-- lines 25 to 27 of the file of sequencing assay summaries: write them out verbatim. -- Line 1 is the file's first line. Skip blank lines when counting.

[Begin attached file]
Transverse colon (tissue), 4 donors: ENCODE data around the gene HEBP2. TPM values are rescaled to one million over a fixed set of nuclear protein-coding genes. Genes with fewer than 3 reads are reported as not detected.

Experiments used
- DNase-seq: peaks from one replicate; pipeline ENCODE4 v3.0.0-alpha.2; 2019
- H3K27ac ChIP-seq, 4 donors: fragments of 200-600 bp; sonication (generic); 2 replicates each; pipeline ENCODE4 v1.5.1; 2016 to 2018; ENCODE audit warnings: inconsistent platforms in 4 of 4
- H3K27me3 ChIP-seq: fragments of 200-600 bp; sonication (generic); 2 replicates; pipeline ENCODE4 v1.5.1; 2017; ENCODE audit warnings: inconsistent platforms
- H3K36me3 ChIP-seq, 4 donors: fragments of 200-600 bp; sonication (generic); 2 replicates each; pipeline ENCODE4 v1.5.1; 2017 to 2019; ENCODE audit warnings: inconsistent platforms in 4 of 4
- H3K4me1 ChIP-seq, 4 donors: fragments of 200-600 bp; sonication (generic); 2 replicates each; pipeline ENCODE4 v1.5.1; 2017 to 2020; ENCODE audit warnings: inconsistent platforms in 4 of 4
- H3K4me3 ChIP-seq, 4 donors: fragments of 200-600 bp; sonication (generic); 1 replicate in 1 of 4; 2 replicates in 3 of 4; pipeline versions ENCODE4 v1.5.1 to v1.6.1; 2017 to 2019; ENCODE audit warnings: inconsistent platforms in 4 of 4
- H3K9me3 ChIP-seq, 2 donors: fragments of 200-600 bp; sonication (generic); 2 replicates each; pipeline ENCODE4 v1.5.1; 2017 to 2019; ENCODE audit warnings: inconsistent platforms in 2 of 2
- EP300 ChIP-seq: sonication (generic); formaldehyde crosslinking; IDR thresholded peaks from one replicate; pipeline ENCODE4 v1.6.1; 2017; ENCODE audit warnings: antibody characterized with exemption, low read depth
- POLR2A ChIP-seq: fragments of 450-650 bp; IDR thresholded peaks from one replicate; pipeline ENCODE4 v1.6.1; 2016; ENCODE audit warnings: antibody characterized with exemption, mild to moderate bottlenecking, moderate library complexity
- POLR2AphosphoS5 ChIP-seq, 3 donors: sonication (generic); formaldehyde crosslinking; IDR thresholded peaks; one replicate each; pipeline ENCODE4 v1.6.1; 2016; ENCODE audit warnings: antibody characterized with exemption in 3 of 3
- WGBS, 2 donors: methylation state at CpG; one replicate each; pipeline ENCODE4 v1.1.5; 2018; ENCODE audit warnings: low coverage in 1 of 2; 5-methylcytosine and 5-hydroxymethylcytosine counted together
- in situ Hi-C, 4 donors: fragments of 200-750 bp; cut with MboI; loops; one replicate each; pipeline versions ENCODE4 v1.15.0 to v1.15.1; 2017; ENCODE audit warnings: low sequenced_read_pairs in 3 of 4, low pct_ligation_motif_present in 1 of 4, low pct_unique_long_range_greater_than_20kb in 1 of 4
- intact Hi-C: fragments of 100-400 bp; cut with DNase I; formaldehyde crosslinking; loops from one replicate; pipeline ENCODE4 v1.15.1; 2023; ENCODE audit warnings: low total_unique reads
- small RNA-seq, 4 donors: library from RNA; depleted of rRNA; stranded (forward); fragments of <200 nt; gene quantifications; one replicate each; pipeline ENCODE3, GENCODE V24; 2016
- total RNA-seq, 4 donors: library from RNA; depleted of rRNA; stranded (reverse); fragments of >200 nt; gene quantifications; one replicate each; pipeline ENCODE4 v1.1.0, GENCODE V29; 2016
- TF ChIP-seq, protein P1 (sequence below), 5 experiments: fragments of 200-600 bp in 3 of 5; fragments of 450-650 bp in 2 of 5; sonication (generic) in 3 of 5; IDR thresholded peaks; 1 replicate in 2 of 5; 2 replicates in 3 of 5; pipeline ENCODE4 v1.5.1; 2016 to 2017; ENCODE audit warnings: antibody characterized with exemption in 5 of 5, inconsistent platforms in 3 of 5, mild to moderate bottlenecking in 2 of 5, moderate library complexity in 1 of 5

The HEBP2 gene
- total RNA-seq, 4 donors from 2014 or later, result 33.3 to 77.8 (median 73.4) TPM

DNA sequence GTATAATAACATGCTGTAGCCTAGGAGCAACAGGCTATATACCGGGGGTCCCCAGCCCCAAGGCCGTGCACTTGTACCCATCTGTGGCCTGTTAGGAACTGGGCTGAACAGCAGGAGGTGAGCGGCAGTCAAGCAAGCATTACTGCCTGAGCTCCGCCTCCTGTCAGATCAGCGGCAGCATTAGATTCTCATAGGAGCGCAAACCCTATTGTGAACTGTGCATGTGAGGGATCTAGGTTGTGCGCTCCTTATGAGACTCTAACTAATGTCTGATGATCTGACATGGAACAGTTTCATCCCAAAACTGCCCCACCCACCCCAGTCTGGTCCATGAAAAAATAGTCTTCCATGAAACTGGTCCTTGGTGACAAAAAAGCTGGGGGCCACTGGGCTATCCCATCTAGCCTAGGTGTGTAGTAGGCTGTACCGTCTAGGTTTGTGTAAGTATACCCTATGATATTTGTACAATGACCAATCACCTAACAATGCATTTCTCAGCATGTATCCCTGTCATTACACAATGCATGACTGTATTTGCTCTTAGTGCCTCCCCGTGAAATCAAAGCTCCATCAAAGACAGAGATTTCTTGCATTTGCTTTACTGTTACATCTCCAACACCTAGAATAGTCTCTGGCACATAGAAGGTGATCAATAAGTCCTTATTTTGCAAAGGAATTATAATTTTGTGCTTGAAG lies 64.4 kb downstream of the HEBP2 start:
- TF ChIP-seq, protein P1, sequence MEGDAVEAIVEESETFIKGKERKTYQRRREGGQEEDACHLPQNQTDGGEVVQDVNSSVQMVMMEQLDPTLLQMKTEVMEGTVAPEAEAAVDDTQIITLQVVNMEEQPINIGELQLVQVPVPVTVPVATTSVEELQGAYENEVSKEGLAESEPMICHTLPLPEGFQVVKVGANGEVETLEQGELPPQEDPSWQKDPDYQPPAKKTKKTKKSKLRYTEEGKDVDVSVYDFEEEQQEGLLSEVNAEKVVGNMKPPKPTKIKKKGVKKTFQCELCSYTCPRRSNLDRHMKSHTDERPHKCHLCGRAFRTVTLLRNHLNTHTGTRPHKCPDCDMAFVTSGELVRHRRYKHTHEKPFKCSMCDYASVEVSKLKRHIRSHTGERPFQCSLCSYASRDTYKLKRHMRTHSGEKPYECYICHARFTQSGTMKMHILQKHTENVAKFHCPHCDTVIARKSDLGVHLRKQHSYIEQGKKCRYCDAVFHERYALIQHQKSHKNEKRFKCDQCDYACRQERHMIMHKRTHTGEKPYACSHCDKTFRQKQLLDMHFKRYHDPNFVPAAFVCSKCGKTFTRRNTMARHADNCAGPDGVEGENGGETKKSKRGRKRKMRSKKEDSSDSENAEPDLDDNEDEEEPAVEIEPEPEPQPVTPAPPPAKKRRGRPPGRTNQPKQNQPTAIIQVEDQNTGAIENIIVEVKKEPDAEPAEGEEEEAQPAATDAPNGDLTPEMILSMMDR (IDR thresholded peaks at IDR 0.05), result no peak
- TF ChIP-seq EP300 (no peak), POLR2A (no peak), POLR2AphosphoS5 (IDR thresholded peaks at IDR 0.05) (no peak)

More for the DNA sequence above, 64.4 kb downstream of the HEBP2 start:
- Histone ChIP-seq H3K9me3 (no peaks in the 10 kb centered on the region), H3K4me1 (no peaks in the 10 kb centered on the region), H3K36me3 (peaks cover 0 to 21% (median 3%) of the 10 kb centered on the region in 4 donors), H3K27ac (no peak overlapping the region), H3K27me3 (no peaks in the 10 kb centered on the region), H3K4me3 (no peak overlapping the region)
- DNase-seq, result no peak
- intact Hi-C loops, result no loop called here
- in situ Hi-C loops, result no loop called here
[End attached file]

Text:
- Histone ChIP-seq H3K9me3 (no peaks in the 10 kb centered on the region), H3K4me1 (no peaks in the 10 kb centered on the region), H3K36me3 (peaks cover 0 to 21% (median 3%) of the 10 kb centered on the region in 4 donors), H3K27ac (no peak overlapping the region), H3K27me3 (no peaks in the 10 kb centered on the region), H3K4me3 (no peak overlapping the region)
- DNase-seq, result no peak
- intact Hi-C loops, result no loop called here